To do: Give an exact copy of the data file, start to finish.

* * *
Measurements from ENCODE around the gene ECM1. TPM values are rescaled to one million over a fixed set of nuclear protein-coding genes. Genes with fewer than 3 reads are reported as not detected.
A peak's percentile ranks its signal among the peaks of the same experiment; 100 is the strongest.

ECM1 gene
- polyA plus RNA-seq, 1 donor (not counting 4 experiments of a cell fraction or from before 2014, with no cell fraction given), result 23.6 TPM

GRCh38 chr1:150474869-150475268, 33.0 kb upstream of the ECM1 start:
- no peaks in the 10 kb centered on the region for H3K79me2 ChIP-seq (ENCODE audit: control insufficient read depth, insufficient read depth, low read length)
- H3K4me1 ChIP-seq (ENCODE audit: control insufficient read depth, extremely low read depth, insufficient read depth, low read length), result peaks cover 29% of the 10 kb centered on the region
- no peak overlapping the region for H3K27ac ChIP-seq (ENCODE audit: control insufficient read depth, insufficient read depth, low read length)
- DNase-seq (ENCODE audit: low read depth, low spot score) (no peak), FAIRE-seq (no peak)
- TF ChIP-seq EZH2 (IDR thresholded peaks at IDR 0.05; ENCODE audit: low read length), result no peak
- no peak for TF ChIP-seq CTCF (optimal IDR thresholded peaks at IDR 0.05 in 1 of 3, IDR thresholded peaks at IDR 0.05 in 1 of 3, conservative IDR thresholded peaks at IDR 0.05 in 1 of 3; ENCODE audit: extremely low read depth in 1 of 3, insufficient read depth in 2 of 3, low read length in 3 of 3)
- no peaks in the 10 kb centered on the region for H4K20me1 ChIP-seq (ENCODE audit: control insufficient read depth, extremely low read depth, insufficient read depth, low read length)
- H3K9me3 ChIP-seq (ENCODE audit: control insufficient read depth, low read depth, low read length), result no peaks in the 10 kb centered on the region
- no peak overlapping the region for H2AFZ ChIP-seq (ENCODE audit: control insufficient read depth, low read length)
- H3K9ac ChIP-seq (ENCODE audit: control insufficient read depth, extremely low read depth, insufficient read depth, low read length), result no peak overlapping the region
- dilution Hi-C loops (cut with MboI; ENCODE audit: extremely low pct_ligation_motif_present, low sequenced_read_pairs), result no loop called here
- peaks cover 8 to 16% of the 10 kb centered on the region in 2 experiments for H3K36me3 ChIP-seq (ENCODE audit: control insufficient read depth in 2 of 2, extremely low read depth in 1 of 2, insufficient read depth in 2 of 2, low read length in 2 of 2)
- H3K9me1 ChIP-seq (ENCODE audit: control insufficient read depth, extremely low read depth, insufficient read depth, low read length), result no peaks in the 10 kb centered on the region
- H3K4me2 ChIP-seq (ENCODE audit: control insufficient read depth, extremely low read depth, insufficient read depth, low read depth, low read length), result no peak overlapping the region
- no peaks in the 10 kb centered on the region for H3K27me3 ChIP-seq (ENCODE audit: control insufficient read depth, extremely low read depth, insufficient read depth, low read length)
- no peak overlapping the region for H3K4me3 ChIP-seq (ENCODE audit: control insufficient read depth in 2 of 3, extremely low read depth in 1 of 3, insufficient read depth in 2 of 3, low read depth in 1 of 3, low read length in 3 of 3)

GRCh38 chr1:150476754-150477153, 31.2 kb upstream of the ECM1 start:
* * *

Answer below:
Measurements from ENCODE around the gene ECM1. TPM values are rescaled to one million over a fixed set of nuclear protein-coding genes. Genes with fewer than 3 reads are reported as not detected.
A peak's percentile ranks its signal among the peaks of the same experiment; 100 is the strongest.

ECM1 gene
- polyA plus RNA-seq, 1 donor (not counting 4 experiments of a cell fraction or from before 2014, with no cell fraction given), result 23.6 TPM

GRCh38 chr1:150474869-150475268, 33.0 kb upstream of the ECM1 start:
- no peaks in the 10 kb centered on the region for H3K79me2 ChIP-seq (ENCODE audit: control insufficient read depth, insufficient read depth, low read length)
- H3K4me1 ChIP-seq (ENCODE audit: control insufficient read depth, extremely low read depth, insufficient read depth, low read length), result peaks cover 29% of the 10 kb centered on the region
- no peak overlapping the region for H3K27ac ChIP-seq (ENCODE audit: control insufficient read depth, insufficient read depth, low read length)
- DNase-seq (ENCODE audit: low read depth, low spot score) (no peak), FAIRE-seq (no peak)
- TF ChIP-seq EZH2 (IDR thresholded peaks at IDR 0.05; ENCODE audit: low read length), result no peak
- no peak for TF ChIP-seq CTCF (optimal IDR thresholded peaks at IDR 0.05 in 1 of 3, IDR thresholded peaks at IDR 0.05 in 1 of 3, conservative IDR thresholded peaks at IDR 0.05 in 1 of 3; ENCODE audit: extremely low read depth in 1 of 3, insufficient read depth in 2 of 3, low read length in 3 of 3)
- no peaks in the 10 kb centered on the region for H4K20me1 ChIP-seq (ENCODE audit: control insufficient read depth, extremely low read depth, insufficient read depth, low read length)
- H3K9me3 ChIP-seq (ENCODE audit: control insufficient read depth, low read depth, low read length), result no peaks in the 10 kb centered on the region
- no peak overlapping the region for H2AFZ ChIP-seq (ENCODE audit: control insufficient read depth, low read length)
- H3K9ac ChIP-seq (ENCODE audit: control insufficient read depth, extremely low read depth, insufficient read depth, low read length), result no peak overlapping the region
- dilution Hi-C loops (cut with MboI; ENCODE audit: extremely low pct_ligation_motif_present, low sequenced_read_pairs), result no loop called here
- peaks cover 8 to 16% of the 10 kb centered on the region in 2 experiments for H3K36me3 ChIP-seq (ENCODE audit: control insufficient read depth in 2 of 2, extremely low read depth in 1 of 2, insufficient read depth in 2 of 2, low read length in 2 of 2)
- H3K9me1 ChIP-seq (ENCODE audit: control insufficient read depth, extremely low read depth, insufficient read depth, low read length), result no peaks in the 10 kb centered on the region
- H3K4me2 ChIP-seq (ENCODE audit: control insufficient read depth, extremely low read depth, insufficient read depth, low read depth, low read length), result no peak overlapping the region
- no peaks in the 10 kb centered on the region for H3K27me3 ChIP-seq (ENCODE audit: control insufficient read depth, extremely low read depth, insufficient read depth, low read length)
- no peak overlapping the region for H3K4me3 ChIP-seq (ENCODE audit: control insufficient read depth in 2 of 3, extremely low read depth in 1 of 3, insufficient read depth in 2 of 3, low read depth in 1 of 3, low read length in 3 of 3)

GRCh38 chr1:150476754-150477153, 31.2 kb upstream of the ECM1 start: